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'Defund Police' NYC Mayoral Candidate Seen Leaving $2.75 Million Home Protected by Private Security

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It’s business as usual in Rep. Alexandria Ocasio-Cortez’s stratosphere as a hyper-progressive, #DefundthePolice New York mayoral candidate she just endorsed was spotted leaving her multimillion-dollar home in a Brooklyn neighborhood that is protected by private security.

Ocasio-Cortez, the far-left Democrat who represents part of Queens, has been criticized for the often shameless hypocrisy of the way she lives her life while railing against things such as law enforcement, prisons and capitalism.

On Saturday, AOC put her name behind Maya Wiley, a former official in Mayor Bill de Blasio’s administration who is a virtual poster child for left-wing hypocrisy.

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Wiley has pledged to cut the budget for the New York Police Department by $1 billion, yet her husband, Harland Mandel, pays into private neighborhood security in their wealthy Brooklyn neighborhood, the Daily Mail reported Tuesday.

Wiley has vowed to expand affordable housing for New Yorkers, yet she and Mandel live with their two daughters in a $2.75 million, 4,000-square-foot home in the Ditmas Park section of Brooklyn, one of the “leafiest — and safest — in the city,” according to the report.

The British tabloid published photographs of Wiley leaving the lavish home this week, just on the heels of the high-profile endorsement from Ocasio-Cortez.

Her campaign is being backed by other progressives — including New York Reps. Jamaal Bowman and Hakeem Jeffries, Massachusetts Sen. Elizabeth Warren and former Housing and Urban Development Secretary Julián Castro — as her stances on policing, public schools and personal wealth make her the quintessential 2020s progressive.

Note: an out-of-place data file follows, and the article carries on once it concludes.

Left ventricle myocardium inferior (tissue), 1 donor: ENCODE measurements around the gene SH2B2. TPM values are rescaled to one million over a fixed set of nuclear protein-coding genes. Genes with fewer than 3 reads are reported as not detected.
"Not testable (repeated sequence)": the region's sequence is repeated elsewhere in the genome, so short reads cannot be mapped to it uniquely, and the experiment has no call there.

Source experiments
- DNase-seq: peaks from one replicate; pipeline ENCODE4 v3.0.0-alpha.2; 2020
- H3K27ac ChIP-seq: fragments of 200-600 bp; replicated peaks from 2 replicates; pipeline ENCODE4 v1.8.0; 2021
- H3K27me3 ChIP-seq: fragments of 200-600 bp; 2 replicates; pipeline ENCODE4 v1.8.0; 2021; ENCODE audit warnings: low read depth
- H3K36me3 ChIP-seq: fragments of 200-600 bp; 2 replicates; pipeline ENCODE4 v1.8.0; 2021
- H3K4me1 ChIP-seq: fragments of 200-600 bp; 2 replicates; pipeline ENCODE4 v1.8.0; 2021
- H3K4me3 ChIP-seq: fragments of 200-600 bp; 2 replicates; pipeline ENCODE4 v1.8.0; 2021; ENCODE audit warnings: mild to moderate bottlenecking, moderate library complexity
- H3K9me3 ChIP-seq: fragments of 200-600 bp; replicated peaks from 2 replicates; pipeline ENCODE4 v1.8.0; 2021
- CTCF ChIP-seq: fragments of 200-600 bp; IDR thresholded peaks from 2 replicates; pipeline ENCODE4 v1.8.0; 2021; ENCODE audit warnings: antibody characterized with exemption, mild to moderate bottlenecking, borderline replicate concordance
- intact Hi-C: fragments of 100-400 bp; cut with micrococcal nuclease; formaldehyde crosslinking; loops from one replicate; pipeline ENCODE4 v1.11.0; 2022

Others see things differently, of course.

One critic with the NYPD said Wiley’s law enforcement platform is “asinine” and that she’s merely “pandering for votes” while she enjoys private security at home.

“Here they are wanting to defund the police — but to keep my family safe, we hire private security, which is probably staffed by retired cops or military,” the person told the New York Post. “Cops laugh about it all the time. Cops know when they retire, they will get hired by someone like Wiley.”

Democratic primary rival Eric Adams has called Wiley’s plan to defund the police “dangerous” and scathingly accused her and AOC of wanting “to slash the police department budget and shrink the police force at a time when black and brown babies are being shot in our streets” on Sunday, the Post reported.

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Wiley also has faced a backlash for her vocal opposition to programs for gifted children in public schools while she sent her own daughters to private schools, including a middle school for gifted children with rigorous testing standards, according to the Daily Mail.